– May try to test U.N. sanctions to halt arms trade imposed after nuclear test by sending cargo ships abroad.

– Good chance North Korea will test fire its long range Taepodong-2 missile, which could hit U.S. territory but has not had a successful test flight. Pyongyang backed itself into corner by saying in its state media it would fire one unless the U.N. apologised for punishing it for an April launch of similar rocket.

– North may try to spark a small-scale skirmish with the South near a disputed sea border.

NUCLEAR TEST

– The North could conduct a third nuclear test, which is needed to help it build a working bomb and thus bring it closer to miniaturising a nuclear weapon to mount as a warhead on a missile. Experts said its first nuclear test in October 2006 was only a partial success because it had a low explosive force, indicating design flaws.

– Each test decreases the North’s already meagre supply of plutonium, thought before the May 25 test to be enough for six to eight weapons.

NUCLEAR ARMS PROGRAMME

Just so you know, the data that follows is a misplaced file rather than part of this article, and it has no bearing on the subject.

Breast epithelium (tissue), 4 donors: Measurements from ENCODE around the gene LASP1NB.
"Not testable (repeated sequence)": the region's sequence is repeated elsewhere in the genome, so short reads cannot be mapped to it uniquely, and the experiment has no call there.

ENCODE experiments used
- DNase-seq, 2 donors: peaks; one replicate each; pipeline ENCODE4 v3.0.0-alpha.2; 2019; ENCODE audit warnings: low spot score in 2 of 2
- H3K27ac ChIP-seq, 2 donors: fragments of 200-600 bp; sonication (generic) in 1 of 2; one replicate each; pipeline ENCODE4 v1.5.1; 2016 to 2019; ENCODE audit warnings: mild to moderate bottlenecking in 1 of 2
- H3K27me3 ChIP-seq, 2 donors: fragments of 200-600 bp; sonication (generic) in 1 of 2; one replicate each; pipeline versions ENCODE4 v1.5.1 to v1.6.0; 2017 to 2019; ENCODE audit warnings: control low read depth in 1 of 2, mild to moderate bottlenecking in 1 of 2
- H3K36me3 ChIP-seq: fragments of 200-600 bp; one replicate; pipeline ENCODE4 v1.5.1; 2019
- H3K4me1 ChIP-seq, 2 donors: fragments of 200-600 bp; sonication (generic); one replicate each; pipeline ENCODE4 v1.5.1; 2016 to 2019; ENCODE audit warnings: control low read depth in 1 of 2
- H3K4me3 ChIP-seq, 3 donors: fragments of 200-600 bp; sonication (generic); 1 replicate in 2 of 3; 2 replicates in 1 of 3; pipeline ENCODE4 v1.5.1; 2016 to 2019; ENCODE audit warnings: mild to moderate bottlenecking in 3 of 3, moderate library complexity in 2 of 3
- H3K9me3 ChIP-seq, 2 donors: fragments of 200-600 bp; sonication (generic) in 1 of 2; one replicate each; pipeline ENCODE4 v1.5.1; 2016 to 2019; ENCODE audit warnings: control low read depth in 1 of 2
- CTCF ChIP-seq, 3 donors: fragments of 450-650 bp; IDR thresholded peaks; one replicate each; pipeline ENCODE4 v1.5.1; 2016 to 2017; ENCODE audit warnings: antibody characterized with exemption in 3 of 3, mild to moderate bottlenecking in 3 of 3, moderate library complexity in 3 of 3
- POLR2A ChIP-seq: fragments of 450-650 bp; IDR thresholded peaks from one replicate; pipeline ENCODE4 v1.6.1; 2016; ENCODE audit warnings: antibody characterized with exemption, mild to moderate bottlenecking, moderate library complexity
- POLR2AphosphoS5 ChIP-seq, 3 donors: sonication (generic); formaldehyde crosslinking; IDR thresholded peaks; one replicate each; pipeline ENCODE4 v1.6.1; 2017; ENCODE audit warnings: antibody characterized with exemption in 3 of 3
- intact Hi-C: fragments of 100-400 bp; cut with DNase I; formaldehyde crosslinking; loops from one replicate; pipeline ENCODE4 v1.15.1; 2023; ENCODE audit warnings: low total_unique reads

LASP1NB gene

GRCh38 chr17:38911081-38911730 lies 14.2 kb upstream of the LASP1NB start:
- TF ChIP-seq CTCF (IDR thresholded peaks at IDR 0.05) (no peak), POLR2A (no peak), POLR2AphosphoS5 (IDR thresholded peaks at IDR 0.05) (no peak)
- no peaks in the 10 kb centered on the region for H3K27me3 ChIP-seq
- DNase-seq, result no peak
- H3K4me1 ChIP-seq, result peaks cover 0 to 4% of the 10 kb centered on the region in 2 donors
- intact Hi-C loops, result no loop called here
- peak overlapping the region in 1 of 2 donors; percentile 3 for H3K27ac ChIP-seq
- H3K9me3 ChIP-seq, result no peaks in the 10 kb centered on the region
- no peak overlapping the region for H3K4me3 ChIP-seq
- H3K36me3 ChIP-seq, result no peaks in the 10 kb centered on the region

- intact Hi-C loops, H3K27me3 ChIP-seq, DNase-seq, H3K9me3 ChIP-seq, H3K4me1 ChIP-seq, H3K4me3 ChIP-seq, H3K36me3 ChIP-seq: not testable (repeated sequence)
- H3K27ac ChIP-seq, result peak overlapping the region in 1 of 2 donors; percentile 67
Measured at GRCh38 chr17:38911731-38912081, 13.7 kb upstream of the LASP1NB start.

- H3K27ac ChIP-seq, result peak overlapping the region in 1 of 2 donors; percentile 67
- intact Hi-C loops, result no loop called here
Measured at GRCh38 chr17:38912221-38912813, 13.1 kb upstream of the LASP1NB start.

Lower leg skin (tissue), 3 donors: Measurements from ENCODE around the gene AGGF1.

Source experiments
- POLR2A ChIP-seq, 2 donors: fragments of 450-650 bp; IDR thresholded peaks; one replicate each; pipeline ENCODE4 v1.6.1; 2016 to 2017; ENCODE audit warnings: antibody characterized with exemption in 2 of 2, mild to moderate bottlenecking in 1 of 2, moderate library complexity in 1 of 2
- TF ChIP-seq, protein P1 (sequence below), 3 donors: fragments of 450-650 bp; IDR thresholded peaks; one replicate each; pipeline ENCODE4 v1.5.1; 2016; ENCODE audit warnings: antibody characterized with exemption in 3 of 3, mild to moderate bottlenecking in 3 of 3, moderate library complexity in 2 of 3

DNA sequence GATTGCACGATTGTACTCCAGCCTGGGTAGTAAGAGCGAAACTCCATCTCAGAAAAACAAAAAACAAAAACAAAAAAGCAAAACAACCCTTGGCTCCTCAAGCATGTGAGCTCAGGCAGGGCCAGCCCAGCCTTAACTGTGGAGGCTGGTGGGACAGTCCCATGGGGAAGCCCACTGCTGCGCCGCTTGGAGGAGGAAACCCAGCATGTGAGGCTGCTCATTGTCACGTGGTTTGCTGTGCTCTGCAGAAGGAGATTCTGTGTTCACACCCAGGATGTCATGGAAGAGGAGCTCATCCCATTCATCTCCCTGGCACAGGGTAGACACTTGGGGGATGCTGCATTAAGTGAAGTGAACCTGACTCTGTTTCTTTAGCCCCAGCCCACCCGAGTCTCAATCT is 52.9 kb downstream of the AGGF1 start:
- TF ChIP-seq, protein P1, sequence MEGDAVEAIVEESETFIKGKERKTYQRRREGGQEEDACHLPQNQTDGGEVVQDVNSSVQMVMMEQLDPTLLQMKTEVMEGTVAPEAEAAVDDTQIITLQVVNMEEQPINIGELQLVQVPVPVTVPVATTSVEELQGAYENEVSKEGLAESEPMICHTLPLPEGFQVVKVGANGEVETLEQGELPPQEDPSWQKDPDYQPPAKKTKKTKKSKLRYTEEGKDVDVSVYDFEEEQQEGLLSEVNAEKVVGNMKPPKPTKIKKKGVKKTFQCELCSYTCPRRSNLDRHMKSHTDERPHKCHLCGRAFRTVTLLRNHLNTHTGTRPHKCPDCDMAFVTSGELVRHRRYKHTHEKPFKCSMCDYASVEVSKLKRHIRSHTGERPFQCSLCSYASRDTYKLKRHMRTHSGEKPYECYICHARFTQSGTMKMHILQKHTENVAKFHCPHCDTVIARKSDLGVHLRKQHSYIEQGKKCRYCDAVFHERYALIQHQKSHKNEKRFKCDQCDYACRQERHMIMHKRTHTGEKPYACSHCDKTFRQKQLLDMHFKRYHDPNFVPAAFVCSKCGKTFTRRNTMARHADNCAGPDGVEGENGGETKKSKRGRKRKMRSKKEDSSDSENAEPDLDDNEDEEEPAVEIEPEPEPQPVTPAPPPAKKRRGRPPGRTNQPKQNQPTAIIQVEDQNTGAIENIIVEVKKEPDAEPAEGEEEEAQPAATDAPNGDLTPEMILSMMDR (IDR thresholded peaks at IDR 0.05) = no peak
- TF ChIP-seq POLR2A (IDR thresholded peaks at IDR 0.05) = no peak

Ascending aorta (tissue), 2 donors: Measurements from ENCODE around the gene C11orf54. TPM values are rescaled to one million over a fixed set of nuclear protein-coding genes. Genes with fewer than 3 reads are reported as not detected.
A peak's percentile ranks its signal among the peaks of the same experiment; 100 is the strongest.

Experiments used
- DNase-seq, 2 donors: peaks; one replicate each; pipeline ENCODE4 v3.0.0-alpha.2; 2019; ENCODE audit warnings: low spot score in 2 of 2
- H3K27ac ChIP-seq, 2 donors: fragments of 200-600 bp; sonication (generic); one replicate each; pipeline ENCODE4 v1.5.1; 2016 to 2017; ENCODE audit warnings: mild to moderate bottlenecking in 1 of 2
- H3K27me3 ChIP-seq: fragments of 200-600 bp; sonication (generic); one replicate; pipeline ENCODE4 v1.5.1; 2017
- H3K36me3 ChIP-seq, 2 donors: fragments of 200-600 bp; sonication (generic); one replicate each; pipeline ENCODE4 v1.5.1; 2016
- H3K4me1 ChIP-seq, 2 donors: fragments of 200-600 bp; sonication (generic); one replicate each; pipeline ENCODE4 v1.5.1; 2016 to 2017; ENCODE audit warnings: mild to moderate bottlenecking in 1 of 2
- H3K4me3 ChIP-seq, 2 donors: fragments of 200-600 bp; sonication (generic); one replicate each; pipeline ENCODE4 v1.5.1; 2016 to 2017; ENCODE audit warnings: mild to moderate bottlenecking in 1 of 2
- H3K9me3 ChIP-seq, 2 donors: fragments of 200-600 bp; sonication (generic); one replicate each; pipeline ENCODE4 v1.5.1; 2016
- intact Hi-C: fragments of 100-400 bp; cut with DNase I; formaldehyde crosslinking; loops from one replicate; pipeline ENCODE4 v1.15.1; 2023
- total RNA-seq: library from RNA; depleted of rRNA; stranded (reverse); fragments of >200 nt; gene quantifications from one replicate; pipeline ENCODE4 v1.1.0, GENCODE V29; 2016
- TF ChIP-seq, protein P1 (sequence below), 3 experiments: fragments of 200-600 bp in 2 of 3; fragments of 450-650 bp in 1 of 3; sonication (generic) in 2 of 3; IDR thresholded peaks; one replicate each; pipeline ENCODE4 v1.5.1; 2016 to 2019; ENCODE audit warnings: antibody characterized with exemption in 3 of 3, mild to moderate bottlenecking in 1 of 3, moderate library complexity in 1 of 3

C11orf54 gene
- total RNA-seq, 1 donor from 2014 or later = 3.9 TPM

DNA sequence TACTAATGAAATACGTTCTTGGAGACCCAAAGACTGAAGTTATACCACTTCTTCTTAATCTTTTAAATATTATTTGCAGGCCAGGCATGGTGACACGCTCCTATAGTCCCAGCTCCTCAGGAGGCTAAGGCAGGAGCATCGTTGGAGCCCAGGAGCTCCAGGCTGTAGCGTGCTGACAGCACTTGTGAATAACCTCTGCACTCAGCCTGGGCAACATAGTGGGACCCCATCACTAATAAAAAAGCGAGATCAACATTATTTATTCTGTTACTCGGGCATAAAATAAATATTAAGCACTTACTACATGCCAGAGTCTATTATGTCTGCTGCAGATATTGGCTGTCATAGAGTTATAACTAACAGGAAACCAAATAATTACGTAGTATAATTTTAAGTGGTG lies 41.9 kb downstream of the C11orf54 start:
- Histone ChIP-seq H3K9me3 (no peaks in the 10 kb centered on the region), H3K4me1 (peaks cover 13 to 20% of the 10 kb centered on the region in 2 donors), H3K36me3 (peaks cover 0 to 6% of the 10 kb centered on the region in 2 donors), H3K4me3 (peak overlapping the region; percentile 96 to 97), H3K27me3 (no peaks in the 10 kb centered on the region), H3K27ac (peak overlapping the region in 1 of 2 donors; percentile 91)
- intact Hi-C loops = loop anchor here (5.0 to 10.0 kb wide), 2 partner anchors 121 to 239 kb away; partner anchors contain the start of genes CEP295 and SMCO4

– North Korea could resume all operations at its Soviet-era Yongbyon nuclear plant. It has said it is already reprocessing plutonium at the plant that was being taken apart under a disarmament-for-aid deal.

PRESSURE TO INCREASE PUNISHMENTS

– Each move regarded as a provocation makes it more likely that China, the North’s biggest benefactor and trade partner, will be forced into greater cooperation with the sanctions regime. China is the key player for enforcement, analysts said.

– U.S. may move to punish banks thought to be helping the North in illicit activity. The U.S. Treasury brought North Korea’s international finances to a virtual halt in 2005 by cracking down on a Macau bank suspected of aiding the North’s illicit financial activities. Other banks, worried about being snared by U.S. financial authorities, steered clear of the North’s money.

– North Korea’s broken economy, with a yearly GDP estimated at about $17 billion, may buckle under the pressure. Any bad weather that effects farming could also send it into a tailspin.

RATCHETING DOWN PRESSURE

– Analysts said the North may look to return to international disarmament-for-aid talks toward the end of the year due to hit to its finances.

– North Korea firms up succession plans in Asia’s only communist dynasty, removing pressure on leader Kim Jong-il, 67 to increase internal support through military moves.

MAJOR CONFLICT

– Unlikely. Analysts say all-out war would be suicidal for Pyongyang because U.S. and South Korean forces would quickly defeat the North’s ill-equipped, 1.2-million-strong army.